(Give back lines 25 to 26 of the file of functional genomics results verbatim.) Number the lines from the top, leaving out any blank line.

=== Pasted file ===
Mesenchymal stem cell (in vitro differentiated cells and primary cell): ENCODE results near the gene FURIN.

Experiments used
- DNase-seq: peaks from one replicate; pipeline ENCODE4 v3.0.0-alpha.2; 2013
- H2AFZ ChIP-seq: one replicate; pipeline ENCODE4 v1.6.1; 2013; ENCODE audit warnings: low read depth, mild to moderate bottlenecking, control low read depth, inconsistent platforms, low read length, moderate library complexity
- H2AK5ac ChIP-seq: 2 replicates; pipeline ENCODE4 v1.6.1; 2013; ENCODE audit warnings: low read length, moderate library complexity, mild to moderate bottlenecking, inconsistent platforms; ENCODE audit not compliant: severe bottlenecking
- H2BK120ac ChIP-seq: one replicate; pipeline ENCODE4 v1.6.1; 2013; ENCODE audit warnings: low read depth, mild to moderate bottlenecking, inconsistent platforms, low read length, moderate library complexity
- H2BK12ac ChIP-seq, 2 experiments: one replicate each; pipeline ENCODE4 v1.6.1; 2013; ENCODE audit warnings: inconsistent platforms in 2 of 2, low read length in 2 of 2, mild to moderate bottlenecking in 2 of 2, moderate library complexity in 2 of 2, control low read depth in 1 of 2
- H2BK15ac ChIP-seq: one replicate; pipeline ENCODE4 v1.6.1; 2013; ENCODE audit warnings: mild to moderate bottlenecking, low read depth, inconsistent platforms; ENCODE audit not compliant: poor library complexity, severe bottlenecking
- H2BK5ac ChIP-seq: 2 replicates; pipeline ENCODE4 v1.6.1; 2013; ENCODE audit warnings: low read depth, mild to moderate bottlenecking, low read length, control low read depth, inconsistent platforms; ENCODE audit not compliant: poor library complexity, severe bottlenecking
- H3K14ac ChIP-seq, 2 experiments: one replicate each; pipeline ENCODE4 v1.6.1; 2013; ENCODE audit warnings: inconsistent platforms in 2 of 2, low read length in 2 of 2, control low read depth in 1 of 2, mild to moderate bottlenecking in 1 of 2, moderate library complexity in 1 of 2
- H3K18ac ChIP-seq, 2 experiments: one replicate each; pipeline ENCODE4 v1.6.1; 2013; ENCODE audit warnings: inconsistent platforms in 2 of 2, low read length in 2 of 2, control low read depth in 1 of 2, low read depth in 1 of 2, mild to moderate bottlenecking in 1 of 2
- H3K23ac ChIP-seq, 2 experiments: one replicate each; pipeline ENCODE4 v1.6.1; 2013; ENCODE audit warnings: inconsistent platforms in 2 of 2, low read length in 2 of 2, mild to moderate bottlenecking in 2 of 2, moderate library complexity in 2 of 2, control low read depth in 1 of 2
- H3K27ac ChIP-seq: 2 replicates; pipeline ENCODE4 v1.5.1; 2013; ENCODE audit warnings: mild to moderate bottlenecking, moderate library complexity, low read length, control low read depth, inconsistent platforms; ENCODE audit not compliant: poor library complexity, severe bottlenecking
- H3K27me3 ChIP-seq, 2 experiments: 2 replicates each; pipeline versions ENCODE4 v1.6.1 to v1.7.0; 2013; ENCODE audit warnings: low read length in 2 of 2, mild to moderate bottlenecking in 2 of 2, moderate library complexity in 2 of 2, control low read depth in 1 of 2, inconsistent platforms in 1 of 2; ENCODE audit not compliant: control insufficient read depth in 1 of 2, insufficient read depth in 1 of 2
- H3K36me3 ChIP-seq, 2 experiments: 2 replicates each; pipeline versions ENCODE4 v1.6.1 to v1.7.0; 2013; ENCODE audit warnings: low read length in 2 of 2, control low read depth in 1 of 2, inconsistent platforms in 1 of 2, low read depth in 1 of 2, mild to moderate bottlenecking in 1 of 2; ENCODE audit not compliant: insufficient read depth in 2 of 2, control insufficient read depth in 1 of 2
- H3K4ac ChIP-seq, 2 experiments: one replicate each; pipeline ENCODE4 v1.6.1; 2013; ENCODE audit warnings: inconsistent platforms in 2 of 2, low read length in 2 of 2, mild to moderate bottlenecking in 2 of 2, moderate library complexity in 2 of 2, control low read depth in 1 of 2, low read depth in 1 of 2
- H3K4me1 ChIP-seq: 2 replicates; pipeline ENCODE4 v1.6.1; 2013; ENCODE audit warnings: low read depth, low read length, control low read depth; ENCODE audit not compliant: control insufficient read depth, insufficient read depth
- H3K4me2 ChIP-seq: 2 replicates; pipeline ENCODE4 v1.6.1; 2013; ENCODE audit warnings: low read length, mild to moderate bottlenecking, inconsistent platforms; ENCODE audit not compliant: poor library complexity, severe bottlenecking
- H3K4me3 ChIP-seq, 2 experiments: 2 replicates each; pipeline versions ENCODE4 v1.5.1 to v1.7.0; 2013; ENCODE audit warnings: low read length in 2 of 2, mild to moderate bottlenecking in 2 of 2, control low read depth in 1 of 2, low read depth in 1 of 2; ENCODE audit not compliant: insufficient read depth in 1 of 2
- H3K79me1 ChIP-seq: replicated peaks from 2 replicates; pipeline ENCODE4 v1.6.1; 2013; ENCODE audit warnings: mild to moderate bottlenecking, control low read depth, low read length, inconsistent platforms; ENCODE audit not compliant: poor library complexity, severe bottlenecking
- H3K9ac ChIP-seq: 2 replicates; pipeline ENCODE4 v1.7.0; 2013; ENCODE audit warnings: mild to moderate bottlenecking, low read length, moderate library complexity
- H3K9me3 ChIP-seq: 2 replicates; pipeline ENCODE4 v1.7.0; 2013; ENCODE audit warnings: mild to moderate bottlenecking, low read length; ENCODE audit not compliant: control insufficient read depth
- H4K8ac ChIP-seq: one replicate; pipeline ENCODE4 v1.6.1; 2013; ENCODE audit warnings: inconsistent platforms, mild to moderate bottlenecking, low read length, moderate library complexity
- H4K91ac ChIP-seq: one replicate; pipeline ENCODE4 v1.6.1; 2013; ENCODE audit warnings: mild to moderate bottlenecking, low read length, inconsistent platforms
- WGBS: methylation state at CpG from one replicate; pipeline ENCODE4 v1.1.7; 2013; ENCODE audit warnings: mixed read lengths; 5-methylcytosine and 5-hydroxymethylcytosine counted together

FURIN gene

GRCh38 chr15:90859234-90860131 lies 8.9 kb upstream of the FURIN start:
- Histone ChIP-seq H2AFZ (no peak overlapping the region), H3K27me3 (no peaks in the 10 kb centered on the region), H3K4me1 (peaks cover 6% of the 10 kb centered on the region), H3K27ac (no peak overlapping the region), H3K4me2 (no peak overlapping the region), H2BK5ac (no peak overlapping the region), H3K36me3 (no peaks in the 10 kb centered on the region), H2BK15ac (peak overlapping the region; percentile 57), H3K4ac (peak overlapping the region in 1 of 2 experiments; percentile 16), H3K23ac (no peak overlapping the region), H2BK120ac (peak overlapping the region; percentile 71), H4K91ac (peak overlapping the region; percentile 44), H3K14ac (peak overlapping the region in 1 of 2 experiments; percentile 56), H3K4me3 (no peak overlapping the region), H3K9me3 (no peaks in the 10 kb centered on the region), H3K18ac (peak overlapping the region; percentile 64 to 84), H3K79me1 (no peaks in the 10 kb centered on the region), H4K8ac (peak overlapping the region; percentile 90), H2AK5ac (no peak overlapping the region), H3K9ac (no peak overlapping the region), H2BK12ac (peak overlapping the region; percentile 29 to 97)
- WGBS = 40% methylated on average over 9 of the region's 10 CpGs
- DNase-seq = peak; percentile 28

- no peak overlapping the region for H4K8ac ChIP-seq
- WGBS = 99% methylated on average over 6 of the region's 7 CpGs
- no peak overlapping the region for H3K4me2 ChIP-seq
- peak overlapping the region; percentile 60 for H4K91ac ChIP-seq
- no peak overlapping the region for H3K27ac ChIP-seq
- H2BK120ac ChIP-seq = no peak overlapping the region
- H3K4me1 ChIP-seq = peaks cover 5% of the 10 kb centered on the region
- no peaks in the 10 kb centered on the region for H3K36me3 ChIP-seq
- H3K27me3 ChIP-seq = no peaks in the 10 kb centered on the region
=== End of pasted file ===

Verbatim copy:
- WGBS: methylation state at CpG from one replicate; pipeline ENCODE4 v1.1.7; 2013; ENCODE audit warnings: mixed read lengths; 5-methylcytosine and 5-hydroxymethylcytosine counted together

FURIN gene